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John Calvin puts forward a very simple reason why love is the greatest gift: “Because faith and hope are our own: love is diffused among others.” In other words, faith and hope benefit the possessor, but love always benefits another. In John 13:34–35 Jesus says, “A new command I give you: Love one another. As I have loved you, so you must love one another. By this everyone will know that you are my disciples, if you love one another.” Love always requires an “other” as an object; love cannot remain within itself, and that is part of what makes love the greatest gift.
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The Fellowship Walk

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Of all the marvels of the Father’s grace, none is more marvelous than the fact of His bringing believers into fellowship with Himself. That the Father should interest Himself in the concerns of our daily lives, and number the very hairs of our heads, is wonderful indeed; that He should give us glory in heaven above the angels is a wonder deeper still; but that He should call us to like thoughts, feelings and to common objects with Himself is beyond all conception. Yet such is the case, and the reality of this fellowship is for every child of His. For it is not just the portion of the great and mighty of His family merely, but the blessedness of all His children.

 

Before the new life was communicated to us we were in the flesh, and could not enter into God’s mind (couldn’t know Him—NC); we are now in the Spirit (“not in the flesh” – Rom 8:9—NC), but “the old man” is to us what it always was. The flesh sins (we in our sinful nature: Rom 7:17, 20—NC); the new life (we in our nature after Christ: Col 3:10—NC) sins not, “it cannot sin” (1Jhn 3:9—NC). So long as the old man in us is kept in its place of death, the believer is not sinning. Sin is in him, but he is not committing sin; moral activity of his old man is suspended.

 

As a practical fact, it is alas, the case, that we swiftly become restored to fleshly activity by the influences of the world, and too little reckoning ourselves to be “dead indeed unto sin” (Christ’s Blood renders us so: Rom 6:2, 11 – thus our reckoning doesn’t effect this “death” but rather allows us to appropriate it in our conscience and hence, in our walk—NC). When this is the case the activity of the Spirit’s work within, in leading us to joy in our Father, is hindered, and instead, the Spirit is making us to feel how sorrowful a thing it is for the child of God to live unto himself (2Cor 5:15).

 

We do not read that the Father and the Son have fellowship with us, as if God walked with us according to our poor, mean thoughts or attainments, but He leads us in spirit to His own thoughts of love. Having the new life which He has communicated, His children have, by His Spirit’s indwelling, the capacity of enjoying common thoughts and companionship with the Father and the Son.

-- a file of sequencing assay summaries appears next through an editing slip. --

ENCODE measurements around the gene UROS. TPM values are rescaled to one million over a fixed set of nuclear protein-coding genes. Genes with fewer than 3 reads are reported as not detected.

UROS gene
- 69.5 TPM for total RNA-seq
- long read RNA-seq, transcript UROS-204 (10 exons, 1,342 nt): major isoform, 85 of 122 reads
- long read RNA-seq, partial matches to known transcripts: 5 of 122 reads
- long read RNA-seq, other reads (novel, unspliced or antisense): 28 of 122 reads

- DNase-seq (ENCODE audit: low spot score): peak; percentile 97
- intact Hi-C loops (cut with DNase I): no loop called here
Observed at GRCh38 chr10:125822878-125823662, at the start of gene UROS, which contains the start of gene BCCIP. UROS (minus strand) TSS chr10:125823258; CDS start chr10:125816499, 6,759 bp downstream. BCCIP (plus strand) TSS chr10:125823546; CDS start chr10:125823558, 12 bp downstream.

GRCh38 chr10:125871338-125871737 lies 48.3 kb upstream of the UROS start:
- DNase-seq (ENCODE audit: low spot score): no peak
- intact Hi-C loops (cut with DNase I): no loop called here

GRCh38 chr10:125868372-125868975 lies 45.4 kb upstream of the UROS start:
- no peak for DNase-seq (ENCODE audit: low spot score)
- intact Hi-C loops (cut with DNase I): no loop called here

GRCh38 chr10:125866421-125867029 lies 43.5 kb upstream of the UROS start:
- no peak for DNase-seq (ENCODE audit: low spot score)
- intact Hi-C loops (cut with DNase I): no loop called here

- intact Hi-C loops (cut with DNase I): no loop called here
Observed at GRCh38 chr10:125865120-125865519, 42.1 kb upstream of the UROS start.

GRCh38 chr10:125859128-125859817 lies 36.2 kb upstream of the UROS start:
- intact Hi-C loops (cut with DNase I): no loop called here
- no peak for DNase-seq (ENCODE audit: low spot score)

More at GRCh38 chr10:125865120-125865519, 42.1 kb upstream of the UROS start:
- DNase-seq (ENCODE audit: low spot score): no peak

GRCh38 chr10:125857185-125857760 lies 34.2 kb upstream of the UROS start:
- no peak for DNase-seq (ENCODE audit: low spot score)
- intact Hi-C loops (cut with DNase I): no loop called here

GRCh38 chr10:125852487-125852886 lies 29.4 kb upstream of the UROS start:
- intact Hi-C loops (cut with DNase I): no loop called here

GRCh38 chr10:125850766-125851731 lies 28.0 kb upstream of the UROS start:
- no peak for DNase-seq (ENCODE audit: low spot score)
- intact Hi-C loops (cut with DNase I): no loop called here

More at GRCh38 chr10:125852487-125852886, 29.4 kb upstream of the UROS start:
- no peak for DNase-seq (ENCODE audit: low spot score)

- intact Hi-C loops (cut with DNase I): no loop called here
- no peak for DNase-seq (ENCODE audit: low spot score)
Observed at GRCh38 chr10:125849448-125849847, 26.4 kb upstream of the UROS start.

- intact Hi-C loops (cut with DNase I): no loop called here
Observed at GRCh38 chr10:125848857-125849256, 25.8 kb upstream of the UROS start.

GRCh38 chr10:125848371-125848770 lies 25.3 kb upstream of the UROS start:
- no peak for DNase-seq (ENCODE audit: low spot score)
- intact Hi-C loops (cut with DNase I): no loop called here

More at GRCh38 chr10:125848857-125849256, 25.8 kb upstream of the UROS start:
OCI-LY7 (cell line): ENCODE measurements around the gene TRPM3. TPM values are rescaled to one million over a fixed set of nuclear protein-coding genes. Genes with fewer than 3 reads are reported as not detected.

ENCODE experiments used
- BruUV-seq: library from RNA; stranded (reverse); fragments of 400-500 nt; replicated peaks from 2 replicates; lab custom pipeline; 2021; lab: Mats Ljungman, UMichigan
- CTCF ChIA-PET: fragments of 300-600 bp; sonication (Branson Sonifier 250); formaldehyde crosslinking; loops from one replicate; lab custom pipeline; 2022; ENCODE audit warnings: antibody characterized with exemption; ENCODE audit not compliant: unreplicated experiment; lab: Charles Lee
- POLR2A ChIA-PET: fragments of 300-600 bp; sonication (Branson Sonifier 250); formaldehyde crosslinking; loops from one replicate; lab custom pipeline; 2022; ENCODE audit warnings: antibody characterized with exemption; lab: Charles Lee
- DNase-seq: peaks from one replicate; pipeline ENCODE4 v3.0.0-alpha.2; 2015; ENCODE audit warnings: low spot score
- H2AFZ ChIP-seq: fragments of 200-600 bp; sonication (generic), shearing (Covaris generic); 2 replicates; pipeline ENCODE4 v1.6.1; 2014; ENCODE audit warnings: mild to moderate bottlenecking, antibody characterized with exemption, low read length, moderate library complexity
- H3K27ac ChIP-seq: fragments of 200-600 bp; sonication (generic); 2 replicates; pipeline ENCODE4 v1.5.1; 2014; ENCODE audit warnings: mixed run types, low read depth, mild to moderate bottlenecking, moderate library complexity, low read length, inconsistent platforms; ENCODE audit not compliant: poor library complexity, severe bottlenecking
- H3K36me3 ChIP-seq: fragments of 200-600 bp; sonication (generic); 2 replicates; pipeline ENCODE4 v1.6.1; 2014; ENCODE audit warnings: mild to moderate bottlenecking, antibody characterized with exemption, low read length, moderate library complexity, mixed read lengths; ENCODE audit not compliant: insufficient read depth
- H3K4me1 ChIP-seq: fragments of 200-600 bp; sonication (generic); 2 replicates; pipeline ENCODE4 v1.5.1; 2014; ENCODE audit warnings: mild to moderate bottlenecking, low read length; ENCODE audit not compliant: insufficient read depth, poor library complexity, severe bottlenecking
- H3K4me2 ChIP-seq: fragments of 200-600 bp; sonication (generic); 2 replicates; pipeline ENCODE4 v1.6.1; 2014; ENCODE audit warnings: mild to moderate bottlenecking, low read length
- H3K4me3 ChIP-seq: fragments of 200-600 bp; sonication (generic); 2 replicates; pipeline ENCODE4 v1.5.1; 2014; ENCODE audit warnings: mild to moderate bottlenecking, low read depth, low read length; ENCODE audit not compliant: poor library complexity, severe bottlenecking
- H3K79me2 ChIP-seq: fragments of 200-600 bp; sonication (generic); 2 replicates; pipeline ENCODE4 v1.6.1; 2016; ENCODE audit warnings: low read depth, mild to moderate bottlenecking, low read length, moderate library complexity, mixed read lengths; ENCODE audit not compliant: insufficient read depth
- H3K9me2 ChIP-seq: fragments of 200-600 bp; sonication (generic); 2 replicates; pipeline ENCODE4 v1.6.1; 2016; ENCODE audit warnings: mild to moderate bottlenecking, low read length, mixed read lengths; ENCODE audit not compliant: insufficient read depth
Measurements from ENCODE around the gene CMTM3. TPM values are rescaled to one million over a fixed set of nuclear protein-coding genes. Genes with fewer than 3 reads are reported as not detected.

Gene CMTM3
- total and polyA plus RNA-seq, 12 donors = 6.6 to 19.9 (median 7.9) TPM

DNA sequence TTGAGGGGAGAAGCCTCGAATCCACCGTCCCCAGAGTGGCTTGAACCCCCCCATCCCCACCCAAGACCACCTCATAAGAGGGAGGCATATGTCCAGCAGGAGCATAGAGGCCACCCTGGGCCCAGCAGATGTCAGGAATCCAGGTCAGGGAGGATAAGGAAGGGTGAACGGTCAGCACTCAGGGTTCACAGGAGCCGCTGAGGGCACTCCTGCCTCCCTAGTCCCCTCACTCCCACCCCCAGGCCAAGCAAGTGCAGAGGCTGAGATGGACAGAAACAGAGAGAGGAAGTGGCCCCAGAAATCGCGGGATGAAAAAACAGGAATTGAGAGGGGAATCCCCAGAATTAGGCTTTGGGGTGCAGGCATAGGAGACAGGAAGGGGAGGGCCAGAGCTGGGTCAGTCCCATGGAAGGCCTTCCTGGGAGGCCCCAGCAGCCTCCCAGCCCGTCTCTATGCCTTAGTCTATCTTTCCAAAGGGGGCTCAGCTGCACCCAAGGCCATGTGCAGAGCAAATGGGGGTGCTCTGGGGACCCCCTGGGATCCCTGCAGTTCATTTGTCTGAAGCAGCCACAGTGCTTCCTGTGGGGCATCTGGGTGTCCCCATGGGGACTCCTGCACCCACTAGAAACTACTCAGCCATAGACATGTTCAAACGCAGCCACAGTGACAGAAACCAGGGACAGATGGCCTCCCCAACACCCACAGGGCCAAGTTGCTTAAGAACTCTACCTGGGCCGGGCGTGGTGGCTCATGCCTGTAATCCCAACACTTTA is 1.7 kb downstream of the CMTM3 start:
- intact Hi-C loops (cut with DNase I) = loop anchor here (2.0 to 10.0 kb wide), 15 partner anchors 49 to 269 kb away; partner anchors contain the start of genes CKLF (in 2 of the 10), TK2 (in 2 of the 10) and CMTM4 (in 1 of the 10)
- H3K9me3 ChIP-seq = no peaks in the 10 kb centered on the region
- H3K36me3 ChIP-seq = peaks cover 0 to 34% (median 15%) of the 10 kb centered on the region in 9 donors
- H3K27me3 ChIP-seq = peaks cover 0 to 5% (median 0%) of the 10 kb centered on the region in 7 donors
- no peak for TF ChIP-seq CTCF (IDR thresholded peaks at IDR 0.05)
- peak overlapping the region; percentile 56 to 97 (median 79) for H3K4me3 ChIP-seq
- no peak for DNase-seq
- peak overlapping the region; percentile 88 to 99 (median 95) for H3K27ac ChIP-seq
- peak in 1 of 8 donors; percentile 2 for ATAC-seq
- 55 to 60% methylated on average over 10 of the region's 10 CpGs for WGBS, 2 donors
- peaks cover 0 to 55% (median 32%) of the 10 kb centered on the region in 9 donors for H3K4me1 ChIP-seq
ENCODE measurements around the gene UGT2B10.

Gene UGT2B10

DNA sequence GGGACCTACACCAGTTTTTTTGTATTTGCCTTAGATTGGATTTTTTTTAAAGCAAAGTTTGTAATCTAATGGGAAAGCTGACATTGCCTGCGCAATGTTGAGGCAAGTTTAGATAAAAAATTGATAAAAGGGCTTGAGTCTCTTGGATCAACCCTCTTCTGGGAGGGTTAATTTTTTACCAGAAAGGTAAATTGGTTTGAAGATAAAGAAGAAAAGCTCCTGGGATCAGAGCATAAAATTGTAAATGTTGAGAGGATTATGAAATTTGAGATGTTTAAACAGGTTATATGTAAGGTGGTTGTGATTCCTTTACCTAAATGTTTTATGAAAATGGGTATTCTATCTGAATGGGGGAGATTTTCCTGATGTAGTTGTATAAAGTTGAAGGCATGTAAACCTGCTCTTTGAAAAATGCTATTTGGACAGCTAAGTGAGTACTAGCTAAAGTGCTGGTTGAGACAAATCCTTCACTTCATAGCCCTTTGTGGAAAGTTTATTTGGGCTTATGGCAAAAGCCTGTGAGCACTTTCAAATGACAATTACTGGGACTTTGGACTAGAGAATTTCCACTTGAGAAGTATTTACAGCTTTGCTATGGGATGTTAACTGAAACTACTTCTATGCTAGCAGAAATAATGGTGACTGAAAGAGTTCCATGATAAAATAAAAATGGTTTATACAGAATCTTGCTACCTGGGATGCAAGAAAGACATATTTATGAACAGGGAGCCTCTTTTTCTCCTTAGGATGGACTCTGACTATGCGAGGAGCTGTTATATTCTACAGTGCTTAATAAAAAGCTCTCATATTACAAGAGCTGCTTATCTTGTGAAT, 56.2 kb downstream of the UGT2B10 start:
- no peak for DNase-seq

In the full blaze of what the Father is, as revealed by His Son, and made known to us through the Scriptures, fellowship with Him is entered into. Here it is that the believer walks—“If we walk in the light as He is in the light.” How he walks is a question to be settled after it is determined where he walks. When walking in the light, fellowship follows, not as an attainment, but as a consequence.

 

The truth of what light is, is unalterable. It must not be weakened in the soul to suit the sense we may have of our individual practical condition (even though God shows us our sin we must know we are still in the light, which cannot be broken—NC) . God is God. He is what He is, and ever will be what He is; and His children have fellowship with Him. He leads us up, by His Spirit, to His presence and His thoughts. He has compassion on us in our feebleness, not fellowship with it (if by “feebleness” here is meant sin-affected, He is never feeble, though Jesus was “touched with the feeling of our infirmities”—NC). Our condition often hinders practical communion with the Father (if by “practical communion” is meant our walk in oneness with Him, the author could mean when we see any sinning in our lives we may think it disrupts our communion with Him, but we can be assured that our actual communion with God is unbroken: 1Co 10:16; 2Co 13:14—NC), but He has brought us to Himself in His sovereign grace and He changes not (retains our communion despite the sin nature—NC), His nature is ever light and love. He has made us His children and brought us into intimate fellowship with Himself, and this is our absolute and eternal position.

 

The truth goes with the light—it issues from the light. The Word of God has opened up His truth to us, and any thought that rejects the Word, or denies the truth, is darkness. It is unbelief to seek to modify this revelation (unbreakable communion—NC) of what our Father is, because of what we find in us. Divine truth is absolute, and brooks no denial, no tampering with and no toning down. Our Father is what He is—light; and He has given to His children eternal life, and brought them into the light even as He is in the light.

 

- H F Witherby

 

 

 

 

Excerpt from MJS devotional for Jan. 24:

 

“The quality of the fruit of the branch depends upon the quality of the life of the vine. Neither quality nor quantity is the product of the branch, for the branch merely receives what is produced by the vine.” – MJS

http://www.abideabove.com/hungry-heart/

 

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